News Archive

Clinic Students Play Vital Role in Capital Case

By Susan Gluss

The outcome was bittersweet: life without parole for a condemned man. But for seven Death Penalty Clinic students, it was a hard-fought victory.

It all began two years ago, when the clinic agreed to work on the case of Jose Briseño, a Texas man condemned to death for fatally shooting a county sheriff. The 1992 conviction was not at issue, but the penalty was. After about twenty years of litigation, and Briseño’s nearly two decades on death row, the Texas Court of Criminal Appeals called for a new penalty trial, citing flawed instructions to the jury.

Although highly skilled, the defense team lacked the resources to undertake the enormous task ahead. Enter Death Penalty Clinic law students. Their assignment: to collaborate with the appointed lawyers and the Texas Defender Service (TDS) to prepare for a new trial. Clinic Director Elisabeth Semel supervised the students who worked on the case: Devi Chandrasekaran ’13, Holly Dranginis ’13, Mary Gilbert ’12, Nicole Gutierrez ’13, Katherine Katcher ’13, Ann Mary Olson ’13, and Roxana Sandoval ’13. They joined a legal team that included Briseño’s longtime appointed counsel, Richard Burr, who won the penalty phase reversal; and mitigation specialist and TDS senior staff attorney Naomi Terr.

The defense team focused on mitigating factors in the murder case, including Briseño’s poverty-stricken childhood, parental abandonment, intellectual deficits, and addiction. They also examined conflicting accounts of Briseño’s role in the murder. Semel and clinic students took multiple trips to Texas, crisscrossing the state to investigate. The students conducted archival research, digging for documents that might have a bearing on the trial, and wrote legal memos and pretrial motions about the state’s mishandling of evidence. It was an invaluable experience.

“Working on Jose Briseño's case taught me skills I never could have learned in the classroom: interviewing reluctant witnesses, tracking the location of forensic evidence, and doing legal research on very real and messy issues,” Chandrasekaran said.

“Clinic work introduces a human element that is missing from traditional law school courses,” Gutierrez said. “It is one thing to learn about laws, regulations, and policies in the abstract and quite another to apply those laws and regulations to a human being whose life is at stake.”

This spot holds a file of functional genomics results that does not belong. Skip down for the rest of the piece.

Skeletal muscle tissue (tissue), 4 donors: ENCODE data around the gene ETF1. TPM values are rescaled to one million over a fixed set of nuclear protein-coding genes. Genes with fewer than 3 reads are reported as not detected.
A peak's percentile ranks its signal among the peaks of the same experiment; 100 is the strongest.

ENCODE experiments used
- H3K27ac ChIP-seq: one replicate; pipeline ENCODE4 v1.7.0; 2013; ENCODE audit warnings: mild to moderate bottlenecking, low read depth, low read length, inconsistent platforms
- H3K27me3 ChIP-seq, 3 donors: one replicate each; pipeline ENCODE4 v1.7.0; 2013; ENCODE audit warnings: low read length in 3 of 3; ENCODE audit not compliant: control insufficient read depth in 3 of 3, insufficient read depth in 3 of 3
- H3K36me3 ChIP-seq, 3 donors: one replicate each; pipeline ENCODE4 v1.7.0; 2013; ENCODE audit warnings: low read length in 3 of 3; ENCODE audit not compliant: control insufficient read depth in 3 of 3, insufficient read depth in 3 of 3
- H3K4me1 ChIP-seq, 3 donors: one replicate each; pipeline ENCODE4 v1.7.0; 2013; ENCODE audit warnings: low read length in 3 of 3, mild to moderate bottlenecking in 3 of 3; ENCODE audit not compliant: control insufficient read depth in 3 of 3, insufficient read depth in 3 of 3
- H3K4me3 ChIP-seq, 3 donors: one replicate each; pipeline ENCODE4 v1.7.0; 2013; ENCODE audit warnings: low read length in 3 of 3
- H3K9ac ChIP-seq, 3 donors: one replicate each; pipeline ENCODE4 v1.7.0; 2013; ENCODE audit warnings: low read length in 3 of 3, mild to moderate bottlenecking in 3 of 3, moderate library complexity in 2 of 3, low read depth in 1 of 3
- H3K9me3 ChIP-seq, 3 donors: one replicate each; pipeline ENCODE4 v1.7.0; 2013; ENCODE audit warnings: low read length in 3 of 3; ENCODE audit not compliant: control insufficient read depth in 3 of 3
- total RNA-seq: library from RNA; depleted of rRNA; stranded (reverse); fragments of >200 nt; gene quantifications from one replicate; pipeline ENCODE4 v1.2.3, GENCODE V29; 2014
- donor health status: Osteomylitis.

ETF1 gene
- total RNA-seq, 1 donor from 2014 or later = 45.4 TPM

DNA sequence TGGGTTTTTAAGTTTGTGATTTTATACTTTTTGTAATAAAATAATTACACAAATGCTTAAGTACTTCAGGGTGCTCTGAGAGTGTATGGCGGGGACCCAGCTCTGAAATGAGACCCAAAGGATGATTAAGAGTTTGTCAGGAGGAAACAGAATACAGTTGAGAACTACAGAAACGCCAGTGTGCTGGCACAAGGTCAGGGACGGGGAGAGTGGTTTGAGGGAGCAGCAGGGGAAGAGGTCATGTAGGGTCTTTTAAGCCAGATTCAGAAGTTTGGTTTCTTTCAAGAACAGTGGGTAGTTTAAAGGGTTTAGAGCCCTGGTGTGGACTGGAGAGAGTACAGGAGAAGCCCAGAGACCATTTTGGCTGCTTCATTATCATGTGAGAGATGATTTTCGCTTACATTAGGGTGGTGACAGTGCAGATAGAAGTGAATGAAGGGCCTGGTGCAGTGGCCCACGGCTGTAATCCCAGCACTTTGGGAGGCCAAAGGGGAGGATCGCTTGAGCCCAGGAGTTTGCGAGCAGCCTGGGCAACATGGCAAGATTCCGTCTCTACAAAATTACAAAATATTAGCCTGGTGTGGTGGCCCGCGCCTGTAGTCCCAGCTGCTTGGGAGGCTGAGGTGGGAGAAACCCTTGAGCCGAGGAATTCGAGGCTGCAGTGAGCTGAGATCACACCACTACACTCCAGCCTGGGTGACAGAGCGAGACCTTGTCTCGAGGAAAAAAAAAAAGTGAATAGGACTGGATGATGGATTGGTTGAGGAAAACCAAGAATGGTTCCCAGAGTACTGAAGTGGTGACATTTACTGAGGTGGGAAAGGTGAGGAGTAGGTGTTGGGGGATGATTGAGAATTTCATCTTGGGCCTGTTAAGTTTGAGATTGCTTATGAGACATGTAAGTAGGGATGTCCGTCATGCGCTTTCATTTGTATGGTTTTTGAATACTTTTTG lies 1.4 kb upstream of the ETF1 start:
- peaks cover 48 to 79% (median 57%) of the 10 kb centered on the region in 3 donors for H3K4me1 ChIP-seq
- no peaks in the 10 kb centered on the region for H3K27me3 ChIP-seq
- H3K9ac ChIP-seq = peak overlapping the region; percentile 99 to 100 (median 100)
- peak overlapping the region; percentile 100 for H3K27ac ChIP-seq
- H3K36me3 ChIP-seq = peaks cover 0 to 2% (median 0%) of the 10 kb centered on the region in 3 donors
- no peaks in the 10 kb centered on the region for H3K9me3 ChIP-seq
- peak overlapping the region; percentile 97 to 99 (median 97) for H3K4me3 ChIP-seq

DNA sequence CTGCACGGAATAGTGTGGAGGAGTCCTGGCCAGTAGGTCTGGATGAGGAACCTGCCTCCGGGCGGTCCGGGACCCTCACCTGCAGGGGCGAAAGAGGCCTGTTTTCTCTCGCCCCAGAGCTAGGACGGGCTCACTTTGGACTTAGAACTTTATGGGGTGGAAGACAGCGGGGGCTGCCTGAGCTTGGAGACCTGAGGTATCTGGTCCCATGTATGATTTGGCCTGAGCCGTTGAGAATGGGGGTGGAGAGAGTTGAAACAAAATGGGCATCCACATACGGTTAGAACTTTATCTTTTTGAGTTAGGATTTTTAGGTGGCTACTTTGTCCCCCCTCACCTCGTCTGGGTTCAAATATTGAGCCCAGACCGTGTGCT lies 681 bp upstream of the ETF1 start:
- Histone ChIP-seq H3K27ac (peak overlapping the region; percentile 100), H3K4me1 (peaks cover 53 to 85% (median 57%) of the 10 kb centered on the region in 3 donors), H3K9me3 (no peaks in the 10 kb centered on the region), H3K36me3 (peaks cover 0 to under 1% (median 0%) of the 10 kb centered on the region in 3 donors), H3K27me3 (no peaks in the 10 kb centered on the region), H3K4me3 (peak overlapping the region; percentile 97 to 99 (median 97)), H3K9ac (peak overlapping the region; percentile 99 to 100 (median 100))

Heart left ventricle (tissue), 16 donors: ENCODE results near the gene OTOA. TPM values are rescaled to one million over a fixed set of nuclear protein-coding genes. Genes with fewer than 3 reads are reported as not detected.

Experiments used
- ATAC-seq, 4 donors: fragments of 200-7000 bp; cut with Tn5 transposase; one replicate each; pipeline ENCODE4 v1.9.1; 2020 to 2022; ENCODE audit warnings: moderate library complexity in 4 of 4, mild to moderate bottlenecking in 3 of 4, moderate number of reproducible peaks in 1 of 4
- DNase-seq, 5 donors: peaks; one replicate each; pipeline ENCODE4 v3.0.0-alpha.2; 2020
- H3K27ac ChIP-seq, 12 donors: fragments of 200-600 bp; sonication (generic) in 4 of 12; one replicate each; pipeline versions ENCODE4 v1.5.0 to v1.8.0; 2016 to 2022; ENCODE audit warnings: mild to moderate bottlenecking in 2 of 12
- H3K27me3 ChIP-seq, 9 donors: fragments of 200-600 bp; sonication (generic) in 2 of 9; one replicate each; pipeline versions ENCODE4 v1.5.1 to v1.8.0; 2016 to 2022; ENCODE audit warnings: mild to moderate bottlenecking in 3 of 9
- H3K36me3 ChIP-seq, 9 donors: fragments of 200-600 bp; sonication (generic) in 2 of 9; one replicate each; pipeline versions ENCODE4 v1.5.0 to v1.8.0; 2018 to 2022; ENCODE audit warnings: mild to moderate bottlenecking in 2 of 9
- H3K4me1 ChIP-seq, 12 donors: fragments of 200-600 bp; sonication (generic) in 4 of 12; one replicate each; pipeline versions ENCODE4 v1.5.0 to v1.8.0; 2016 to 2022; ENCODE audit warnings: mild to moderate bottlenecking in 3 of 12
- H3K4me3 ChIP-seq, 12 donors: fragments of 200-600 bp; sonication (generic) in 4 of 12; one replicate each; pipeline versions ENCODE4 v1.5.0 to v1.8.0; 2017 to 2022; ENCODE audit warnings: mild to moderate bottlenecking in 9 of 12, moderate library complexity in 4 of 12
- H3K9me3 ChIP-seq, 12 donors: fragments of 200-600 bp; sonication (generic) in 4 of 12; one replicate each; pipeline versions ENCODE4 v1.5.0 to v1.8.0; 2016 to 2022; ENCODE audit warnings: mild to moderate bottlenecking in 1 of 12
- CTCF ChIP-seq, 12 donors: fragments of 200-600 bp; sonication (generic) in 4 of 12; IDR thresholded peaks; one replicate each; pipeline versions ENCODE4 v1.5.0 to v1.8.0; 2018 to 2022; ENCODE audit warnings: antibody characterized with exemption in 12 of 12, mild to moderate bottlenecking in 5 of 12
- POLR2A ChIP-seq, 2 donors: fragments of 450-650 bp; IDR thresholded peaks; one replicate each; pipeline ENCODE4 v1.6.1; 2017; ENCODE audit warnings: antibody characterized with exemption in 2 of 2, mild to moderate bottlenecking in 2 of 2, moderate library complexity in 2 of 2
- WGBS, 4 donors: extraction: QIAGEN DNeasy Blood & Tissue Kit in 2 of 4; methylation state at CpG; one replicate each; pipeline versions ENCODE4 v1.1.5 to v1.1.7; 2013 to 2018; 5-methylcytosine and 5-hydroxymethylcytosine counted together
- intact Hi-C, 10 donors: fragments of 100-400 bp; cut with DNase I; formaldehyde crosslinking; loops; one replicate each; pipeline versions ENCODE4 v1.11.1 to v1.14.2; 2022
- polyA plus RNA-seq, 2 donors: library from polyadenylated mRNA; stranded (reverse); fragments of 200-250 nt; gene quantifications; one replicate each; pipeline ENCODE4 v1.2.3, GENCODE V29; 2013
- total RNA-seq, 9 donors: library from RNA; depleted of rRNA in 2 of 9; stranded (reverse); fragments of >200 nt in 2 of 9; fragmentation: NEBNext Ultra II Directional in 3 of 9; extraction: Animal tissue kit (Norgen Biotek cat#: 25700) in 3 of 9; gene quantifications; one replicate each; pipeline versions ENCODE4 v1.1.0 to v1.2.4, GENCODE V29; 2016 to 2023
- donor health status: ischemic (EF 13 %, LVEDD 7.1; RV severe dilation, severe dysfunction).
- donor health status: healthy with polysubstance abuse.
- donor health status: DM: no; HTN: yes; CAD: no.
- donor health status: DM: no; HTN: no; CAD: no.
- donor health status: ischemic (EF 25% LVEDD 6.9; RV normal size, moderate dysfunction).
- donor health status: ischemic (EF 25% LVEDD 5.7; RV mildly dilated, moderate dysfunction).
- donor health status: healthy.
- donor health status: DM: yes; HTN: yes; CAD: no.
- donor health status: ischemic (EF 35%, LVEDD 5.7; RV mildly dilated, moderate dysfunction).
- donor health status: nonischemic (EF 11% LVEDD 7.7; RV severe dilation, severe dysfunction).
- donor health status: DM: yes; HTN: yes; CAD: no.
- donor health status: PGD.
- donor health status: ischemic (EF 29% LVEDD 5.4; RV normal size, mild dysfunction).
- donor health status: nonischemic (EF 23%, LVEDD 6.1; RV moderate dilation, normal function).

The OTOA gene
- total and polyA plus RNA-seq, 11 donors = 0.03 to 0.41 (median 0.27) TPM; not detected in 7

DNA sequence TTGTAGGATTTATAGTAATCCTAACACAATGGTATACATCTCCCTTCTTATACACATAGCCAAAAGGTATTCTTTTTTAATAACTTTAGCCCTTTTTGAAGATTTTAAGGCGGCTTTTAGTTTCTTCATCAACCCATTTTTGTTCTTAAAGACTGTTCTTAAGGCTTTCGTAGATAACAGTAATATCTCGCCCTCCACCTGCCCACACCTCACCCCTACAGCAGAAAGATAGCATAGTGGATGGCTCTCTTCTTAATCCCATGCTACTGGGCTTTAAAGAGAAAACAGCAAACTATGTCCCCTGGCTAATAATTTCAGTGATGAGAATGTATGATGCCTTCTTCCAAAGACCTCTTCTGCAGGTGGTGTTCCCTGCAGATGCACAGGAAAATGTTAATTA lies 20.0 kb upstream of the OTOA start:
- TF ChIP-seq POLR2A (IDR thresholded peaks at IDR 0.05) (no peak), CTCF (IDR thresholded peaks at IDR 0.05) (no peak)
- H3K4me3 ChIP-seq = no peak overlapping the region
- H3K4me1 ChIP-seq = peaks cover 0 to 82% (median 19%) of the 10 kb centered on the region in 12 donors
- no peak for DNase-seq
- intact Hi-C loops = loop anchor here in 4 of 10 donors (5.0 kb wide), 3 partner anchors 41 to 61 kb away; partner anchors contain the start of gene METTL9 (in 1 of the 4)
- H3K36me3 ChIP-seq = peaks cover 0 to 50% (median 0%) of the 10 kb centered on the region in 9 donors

The clinic’s involvement in the case was literally “lifesaving,” according to Burr.

“Clinic students helped develop an investigative strategy and carried it out with skill, discipline, and insight,” Burr said. “They provided the kind of thoughtful and comprehensive analysis that I have rarely seen students produce.”

The case has drawn worldwide attention, partly due to the horrid circumstances of Briseño’s own life and his transformation and redemption in prison. But those factors did not influence the clinic’s decision to sign on.

“Every client is entitled to qualified, skilled lawyering at every step in the proceedings,” Semel said. “Unfortunately, many death penalty cases are badly tried. It’s only when committed attorneys take the case and expend resources for a thorough investigation that the magnitude of the injustice during trial emerges. It’s not so open and shut.”

The case presented unique challenges, according to attorney Terr, due to its legal and factual complications. She said the students’ help made all the difference.

"The students' work proved to be consistently impressive. It was, without fail, thorough, professional, and timely. It undoubtedly contributed to the team's success in saving Mr. Briseno's life,” Terr said.

In the end, the defense and the State of Texas agreed to resolve the case: multiple life sentences, or, effectively, life without parole. A life saved, but not without hard lessons learned.

“I learned that lawyers involved in this work are incredibly dedicated, and there is no way to survive in it unless you are devoted to the client,” Dranginis said. “The system is darker and more unjust than I ever thought possible, particularly surrounding issues of racism, lethal injection, and prison conditions.”

Gilbert said she never intended to pursue criminal law before this case, but “ended feeling that I’d stumbled into an area of law that really compels me.” Gilbert said the legal team taught her “the importance of being patient, never jumping to conclusions, and being invested in your client's case without letting emotion get in the way of the job you have to do.”

“In criminal defense, we’ll probably lose more often than we win,” Olson said. “But in every case, we can stand up for our clients and help their voices be heard.”

“The clinic taught me that there is always hope,” Katcher said. “There is always work that can be done and changes we can make in people's lives.”

For Professor Semel, the teaching experience has been hugely gratifying. “It’s so fulfilling to see students acting in the role of a lawyer; to see the level of commitment they’re willing to give, and watch as their understanding expands exponentially,” she said. “I am so fortunate to be a part of it.”